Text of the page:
Text: As busy as a one-armed bricklayer in Baghdad.
Context: Tom says he’s “as busy as a one-armed bricklayer in Baghdad” when he finds himself extremely busy with his tasks at hand. He uses the term in all settings, including academic, social, and professional, and sometimes modifies the phrase but always keeps the alliteration aspect of it. He first heard it from his Western Australian uncle, who, in a conversation with Tom’s dad (Tom overheard), employed the simile to explain how busy he was with work as an entrepreneur. He found it very funny the first time he heard it.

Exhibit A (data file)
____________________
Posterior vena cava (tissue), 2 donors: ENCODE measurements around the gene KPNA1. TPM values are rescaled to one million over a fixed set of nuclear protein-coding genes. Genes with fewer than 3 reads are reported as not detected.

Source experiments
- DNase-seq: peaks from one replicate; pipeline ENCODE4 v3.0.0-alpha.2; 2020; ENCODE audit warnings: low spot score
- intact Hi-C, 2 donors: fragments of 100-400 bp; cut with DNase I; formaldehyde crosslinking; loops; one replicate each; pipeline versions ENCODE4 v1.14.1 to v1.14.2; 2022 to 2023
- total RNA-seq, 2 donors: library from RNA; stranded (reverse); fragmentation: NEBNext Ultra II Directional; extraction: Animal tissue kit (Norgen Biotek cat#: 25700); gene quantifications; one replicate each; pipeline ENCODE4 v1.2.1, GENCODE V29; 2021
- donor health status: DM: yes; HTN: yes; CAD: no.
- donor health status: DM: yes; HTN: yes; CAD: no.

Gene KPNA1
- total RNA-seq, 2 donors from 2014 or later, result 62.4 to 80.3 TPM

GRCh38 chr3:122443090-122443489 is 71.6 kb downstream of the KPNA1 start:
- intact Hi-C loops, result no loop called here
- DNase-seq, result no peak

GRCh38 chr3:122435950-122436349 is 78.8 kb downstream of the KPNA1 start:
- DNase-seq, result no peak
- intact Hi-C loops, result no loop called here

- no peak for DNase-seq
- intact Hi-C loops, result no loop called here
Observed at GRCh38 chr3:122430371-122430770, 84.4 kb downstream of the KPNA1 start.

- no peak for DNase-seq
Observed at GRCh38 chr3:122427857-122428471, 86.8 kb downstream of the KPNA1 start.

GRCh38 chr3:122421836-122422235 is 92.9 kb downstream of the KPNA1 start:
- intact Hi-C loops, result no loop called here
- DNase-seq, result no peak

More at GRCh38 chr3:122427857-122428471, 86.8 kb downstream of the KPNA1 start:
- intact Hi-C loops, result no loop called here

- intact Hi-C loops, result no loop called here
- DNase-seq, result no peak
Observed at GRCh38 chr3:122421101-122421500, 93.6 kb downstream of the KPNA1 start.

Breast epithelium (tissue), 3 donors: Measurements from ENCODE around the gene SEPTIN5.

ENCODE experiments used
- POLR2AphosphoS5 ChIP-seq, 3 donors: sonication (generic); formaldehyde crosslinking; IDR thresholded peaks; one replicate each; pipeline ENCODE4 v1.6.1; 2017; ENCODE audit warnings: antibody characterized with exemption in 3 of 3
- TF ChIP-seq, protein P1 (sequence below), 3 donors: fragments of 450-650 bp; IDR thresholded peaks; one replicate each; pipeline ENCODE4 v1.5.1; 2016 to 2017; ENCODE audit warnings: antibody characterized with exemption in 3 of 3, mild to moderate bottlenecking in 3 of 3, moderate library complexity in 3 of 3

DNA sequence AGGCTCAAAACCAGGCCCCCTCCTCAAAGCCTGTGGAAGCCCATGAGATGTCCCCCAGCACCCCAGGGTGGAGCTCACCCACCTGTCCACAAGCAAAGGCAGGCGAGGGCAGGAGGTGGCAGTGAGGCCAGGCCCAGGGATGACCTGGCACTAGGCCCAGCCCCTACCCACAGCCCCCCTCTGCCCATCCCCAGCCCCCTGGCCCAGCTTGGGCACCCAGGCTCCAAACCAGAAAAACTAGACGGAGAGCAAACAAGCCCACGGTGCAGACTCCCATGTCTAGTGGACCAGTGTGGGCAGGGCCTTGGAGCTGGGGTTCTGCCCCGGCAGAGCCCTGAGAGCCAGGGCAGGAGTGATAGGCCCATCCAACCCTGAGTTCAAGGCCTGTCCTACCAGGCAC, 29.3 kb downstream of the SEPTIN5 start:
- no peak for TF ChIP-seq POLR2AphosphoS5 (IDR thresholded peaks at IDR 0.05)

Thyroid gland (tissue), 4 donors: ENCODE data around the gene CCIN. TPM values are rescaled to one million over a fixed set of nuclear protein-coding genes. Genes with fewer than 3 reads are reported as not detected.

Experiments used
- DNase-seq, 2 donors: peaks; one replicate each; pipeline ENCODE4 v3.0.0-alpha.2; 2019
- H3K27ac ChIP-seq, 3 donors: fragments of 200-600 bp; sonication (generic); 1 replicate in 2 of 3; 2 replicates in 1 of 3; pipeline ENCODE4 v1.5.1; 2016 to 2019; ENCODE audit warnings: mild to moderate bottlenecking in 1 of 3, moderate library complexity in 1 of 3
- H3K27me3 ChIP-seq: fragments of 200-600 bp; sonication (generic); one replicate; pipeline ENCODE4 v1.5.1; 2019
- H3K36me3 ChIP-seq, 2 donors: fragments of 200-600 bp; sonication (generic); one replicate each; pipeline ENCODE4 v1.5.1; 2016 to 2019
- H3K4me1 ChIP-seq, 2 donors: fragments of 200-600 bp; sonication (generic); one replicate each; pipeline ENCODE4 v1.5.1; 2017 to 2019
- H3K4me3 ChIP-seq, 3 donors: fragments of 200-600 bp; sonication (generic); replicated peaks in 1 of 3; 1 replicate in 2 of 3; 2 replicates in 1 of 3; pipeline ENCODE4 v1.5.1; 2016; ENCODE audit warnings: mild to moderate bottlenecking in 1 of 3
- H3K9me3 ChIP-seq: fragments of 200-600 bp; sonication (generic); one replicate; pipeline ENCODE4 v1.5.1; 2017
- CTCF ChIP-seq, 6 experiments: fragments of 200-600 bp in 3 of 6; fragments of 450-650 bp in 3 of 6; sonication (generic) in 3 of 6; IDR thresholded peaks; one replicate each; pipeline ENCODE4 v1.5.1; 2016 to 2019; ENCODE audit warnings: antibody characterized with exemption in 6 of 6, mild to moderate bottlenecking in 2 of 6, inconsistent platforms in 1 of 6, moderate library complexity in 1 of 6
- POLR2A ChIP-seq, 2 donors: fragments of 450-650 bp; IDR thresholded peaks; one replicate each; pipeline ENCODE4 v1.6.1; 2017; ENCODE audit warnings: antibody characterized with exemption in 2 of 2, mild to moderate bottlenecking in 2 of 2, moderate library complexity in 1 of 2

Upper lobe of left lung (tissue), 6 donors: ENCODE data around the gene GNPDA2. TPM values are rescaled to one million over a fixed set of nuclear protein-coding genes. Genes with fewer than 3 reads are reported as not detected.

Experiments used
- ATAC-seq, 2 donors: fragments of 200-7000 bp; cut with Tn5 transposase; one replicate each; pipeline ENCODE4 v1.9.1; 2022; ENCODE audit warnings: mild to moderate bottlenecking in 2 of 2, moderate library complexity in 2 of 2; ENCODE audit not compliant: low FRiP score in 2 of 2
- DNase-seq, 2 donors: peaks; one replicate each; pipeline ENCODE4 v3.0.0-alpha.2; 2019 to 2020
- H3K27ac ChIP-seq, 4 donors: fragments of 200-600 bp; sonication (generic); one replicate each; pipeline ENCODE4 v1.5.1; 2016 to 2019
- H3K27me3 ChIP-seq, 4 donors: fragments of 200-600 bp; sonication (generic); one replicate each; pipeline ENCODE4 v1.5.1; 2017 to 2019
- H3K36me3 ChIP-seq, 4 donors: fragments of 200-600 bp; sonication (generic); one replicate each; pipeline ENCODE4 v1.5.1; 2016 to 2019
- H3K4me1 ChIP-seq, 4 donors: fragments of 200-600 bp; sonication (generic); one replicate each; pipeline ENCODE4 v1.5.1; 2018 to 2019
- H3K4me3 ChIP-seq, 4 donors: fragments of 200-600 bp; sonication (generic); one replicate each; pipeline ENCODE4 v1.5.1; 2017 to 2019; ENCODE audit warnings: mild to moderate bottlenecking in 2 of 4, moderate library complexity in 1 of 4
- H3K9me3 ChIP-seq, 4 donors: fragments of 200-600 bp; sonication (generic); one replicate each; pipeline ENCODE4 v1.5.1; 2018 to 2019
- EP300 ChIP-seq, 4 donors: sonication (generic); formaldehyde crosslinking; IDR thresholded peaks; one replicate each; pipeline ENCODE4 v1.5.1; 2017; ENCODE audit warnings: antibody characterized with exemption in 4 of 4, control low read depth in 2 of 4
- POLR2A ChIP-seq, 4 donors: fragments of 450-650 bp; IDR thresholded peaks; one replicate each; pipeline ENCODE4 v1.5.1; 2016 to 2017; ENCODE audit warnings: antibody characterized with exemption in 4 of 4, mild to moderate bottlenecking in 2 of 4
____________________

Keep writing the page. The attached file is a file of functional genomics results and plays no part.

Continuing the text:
Analysis: This simile is a tool used to liken the sisyphean task of rebuilding a warzone, made even more difficult by a major physical impairment, to occupation with an overwhelming amount of work. Tom explained that in Australian culture, people tend to make funny comparing statements: one-liners that are intended both to convey information and to be comical. I interpret the phrase not only as clever wordplay, but also as a store of historical value as it doubles as a reference to current events (war in the Middle East).